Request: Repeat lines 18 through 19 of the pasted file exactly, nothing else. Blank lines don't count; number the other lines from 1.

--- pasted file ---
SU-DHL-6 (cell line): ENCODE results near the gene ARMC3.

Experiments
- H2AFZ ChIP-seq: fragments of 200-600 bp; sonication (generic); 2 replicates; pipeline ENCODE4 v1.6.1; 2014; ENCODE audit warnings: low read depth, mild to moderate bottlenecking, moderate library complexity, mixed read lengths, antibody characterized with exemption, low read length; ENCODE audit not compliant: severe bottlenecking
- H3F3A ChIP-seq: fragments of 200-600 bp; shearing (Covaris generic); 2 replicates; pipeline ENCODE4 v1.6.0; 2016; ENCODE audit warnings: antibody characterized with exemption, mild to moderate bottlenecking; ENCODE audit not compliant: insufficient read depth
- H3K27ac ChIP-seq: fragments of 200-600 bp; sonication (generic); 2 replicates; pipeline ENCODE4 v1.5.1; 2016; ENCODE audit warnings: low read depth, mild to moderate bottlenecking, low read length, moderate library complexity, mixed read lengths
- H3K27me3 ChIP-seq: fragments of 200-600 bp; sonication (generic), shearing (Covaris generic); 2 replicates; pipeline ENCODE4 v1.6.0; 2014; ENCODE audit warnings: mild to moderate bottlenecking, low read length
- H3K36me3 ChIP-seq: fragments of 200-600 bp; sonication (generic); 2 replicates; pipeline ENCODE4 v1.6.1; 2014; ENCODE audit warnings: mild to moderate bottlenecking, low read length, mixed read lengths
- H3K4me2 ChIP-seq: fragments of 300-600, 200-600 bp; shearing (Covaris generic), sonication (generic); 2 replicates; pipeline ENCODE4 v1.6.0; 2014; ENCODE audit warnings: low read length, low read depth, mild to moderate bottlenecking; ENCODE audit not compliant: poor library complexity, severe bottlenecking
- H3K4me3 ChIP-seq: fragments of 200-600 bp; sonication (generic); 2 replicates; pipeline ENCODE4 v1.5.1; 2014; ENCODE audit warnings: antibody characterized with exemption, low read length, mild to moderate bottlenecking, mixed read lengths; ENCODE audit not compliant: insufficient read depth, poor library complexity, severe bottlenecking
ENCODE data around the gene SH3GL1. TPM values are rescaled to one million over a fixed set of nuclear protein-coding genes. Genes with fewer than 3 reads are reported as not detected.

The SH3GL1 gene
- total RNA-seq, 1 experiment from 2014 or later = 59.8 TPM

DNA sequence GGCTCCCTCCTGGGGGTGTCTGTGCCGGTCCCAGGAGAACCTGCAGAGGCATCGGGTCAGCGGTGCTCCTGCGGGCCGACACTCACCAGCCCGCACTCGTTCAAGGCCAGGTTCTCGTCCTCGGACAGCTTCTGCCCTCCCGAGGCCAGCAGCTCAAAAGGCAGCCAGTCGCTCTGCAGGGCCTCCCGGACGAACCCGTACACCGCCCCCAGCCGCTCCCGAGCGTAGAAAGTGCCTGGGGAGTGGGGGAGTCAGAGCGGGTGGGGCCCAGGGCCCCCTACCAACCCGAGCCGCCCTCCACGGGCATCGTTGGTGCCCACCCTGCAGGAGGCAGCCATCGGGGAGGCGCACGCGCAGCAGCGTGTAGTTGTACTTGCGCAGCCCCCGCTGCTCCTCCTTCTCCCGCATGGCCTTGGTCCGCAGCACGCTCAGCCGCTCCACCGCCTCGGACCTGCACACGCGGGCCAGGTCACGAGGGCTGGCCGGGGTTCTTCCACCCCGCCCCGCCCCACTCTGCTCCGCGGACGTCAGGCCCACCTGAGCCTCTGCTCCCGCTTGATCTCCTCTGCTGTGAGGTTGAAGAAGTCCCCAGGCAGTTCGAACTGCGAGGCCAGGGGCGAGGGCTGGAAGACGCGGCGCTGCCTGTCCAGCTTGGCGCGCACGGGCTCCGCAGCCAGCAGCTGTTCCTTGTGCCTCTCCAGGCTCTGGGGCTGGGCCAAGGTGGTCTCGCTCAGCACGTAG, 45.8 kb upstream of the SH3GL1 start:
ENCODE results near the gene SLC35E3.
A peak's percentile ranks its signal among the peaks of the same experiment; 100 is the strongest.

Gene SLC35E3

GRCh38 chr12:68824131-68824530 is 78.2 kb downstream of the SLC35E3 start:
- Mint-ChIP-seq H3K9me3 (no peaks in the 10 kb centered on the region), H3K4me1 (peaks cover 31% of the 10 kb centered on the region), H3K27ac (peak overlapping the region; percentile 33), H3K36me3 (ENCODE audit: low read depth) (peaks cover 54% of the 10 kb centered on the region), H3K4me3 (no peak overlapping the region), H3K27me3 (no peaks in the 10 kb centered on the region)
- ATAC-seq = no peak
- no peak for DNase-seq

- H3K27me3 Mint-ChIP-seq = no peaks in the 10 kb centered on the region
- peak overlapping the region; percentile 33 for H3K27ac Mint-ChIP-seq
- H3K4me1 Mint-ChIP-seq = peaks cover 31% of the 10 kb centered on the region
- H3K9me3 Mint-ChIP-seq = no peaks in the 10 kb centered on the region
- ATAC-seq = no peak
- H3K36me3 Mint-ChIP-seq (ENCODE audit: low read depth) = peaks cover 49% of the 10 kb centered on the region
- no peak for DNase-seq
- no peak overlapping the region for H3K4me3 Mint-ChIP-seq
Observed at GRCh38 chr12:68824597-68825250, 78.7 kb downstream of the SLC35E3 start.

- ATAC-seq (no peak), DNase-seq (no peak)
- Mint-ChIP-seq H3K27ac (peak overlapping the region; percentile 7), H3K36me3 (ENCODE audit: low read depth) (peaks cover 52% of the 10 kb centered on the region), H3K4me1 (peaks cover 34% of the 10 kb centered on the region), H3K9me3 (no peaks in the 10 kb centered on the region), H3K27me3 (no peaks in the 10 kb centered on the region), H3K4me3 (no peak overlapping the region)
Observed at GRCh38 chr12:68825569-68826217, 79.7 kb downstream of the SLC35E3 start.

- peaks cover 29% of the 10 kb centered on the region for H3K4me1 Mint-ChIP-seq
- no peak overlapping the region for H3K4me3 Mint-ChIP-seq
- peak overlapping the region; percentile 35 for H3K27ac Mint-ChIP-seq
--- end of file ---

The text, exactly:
- Mint-ChIP-seq H3K9me3 (no peaks in the 10 kb centered on the region), H3K4me1 (peaks cover 31% of the 10 kb centered on the region), H3K27ac (peak overlapping the region; percentile 33), H3K36me3 (ENCODE audit: low read depth) (peaks cover 54% of the 10 kb centered on the region), H3K4me3 (no peak overlapping the region), H3K27me3 (no peaks in the 10 kb centered on the region)
- ATAC-seq = no peak